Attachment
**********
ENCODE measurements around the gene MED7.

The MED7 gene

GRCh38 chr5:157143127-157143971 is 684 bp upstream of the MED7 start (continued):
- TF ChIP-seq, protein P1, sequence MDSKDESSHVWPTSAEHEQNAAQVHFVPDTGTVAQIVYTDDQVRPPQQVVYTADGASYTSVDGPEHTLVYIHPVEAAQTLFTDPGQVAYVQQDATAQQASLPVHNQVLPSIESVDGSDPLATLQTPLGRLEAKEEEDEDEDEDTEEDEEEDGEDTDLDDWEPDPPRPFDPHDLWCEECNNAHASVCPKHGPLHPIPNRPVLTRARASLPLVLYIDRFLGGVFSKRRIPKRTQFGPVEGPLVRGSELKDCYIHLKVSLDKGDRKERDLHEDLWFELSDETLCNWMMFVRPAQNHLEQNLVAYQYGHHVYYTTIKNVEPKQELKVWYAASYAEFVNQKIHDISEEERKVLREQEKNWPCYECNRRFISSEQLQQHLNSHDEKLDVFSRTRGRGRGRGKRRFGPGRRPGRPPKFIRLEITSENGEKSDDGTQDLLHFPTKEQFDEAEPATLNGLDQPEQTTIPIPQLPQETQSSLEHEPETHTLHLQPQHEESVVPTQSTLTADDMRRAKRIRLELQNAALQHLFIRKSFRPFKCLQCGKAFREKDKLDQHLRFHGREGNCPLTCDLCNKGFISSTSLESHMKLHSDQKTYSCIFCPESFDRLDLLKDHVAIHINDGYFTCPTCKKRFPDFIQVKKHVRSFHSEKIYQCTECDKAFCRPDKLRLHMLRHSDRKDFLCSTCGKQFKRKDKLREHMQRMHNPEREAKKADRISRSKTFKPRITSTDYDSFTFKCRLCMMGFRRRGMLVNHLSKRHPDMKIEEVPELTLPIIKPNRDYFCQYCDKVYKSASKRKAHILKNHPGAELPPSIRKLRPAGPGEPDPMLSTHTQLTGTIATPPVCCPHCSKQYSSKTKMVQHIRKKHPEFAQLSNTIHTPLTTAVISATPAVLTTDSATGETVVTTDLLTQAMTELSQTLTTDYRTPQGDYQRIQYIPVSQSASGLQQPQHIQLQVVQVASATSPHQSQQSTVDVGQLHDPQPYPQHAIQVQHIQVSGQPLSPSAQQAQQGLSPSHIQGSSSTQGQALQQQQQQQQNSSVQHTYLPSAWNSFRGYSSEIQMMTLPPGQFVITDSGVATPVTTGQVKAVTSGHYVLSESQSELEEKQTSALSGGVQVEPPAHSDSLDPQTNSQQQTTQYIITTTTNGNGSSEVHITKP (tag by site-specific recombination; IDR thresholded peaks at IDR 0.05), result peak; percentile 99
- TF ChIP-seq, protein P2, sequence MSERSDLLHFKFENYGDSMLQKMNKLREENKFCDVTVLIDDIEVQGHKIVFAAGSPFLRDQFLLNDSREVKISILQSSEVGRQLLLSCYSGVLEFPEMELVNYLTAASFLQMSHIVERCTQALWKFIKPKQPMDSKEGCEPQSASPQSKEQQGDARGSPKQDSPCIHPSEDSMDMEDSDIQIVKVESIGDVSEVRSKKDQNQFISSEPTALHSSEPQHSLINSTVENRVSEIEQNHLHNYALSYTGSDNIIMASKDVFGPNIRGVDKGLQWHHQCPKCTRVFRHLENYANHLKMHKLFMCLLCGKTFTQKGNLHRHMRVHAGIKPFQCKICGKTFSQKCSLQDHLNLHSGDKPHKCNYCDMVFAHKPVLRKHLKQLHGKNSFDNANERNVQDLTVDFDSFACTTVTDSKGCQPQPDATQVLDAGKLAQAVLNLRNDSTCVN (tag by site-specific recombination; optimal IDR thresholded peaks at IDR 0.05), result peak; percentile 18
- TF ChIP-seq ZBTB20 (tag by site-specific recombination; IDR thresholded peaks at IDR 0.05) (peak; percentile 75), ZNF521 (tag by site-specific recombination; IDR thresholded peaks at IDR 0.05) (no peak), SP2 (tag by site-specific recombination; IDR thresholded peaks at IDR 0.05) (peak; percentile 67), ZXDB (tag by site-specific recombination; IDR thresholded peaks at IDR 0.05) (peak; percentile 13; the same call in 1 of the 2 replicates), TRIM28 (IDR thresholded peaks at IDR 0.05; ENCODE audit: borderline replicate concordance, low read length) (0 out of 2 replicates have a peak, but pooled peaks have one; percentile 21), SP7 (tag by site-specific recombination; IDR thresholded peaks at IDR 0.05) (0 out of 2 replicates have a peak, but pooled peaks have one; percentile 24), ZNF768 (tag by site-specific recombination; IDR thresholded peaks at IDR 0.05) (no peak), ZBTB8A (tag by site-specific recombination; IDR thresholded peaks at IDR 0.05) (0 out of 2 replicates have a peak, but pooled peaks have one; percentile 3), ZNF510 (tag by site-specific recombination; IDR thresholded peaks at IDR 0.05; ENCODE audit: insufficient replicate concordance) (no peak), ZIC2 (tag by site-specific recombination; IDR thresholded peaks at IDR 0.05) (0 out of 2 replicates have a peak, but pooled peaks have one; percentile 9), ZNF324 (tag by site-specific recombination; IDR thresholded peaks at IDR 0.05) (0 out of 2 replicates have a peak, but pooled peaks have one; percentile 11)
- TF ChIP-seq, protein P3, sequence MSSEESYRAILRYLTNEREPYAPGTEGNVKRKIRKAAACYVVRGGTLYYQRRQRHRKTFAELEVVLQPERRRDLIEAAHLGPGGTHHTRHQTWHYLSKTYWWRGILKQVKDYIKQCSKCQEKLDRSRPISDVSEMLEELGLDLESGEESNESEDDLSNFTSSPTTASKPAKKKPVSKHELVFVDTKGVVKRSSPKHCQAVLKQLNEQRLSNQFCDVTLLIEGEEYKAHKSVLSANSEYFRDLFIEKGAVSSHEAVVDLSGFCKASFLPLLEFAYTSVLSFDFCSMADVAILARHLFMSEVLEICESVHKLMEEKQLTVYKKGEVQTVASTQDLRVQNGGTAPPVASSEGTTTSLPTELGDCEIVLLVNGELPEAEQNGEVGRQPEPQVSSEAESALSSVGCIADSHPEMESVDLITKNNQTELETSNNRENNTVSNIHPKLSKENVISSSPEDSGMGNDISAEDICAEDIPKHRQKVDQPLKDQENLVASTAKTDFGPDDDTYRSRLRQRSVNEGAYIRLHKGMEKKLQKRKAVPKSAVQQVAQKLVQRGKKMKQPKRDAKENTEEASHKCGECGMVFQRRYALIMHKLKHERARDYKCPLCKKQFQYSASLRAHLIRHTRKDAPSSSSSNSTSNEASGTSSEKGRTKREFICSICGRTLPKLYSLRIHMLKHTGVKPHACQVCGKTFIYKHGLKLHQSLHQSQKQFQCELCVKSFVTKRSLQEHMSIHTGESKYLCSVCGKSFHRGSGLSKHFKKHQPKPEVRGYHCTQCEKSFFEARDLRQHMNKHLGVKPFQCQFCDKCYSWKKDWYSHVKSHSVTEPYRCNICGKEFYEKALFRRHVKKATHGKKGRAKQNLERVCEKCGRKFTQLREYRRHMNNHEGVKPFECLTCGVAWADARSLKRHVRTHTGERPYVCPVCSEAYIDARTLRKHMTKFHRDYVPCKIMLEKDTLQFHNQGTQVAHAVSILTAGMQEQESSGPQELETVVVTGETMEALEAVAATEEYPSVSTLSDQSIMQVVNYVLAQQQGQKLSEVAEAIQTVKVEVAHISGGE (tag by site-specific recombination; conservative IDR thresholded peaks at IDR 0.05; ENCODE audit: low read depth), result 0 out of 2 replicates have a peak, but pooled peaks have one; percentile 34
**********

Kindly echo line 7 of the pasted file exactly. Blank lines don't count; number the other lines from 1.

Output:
- TF ChIP-seq, protein P3, sequence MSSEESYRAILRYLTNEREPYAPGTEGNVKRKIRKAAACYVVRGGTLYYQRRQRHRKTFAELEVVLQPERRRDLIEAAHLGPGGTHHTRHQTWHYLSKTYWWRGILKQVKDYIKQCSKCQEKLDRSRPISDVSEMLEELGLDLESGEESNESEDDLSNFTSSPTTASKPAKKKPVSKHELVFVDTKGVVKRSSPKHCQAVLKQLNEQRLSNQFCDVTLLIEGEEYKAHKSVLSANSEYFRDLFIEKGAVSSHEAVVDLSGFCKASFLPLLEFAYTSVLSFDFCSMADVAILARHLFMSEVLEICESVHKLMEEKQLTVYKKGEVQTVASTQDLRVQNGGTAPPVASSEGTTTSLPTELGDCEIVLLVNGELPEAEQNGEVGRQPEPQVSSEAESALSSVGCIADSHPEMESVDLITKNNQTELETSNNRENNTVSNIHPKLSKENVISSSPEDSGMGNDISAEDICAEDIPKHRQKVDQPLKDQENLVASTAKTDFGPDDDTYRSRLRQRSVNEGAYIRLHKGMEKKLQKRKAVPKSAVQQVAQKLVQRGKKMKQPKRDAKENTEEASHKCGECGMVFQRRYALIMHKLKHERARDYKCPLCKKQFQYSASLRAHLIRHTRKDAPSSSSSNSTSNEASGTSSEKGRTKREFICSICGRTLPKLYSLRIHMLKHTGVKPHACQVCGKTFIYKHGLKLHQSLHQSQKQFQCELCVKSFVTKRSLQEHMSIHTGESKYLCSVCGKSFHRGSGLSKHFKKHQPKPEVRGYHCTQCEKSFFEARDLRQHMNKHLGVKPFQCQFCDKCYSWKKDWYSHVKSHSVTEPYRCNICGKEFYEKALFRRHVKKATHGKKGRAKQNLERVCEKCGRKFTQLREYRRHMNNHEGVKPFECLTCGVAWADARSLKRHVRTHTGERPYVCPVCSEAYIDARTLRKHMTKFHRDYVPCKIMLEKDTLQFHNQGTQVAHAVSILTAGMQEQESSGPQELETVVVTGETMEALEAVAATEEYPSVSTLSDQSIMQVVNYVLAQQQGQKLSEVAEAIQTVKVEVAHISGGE (tag by site-specific recombination; conservative IDR thresholded peaks at IDR 0.05; ENCODE audit: low read depth), result 0 out of 2 replicates have a peak, but pooled peaks have one; percentile 34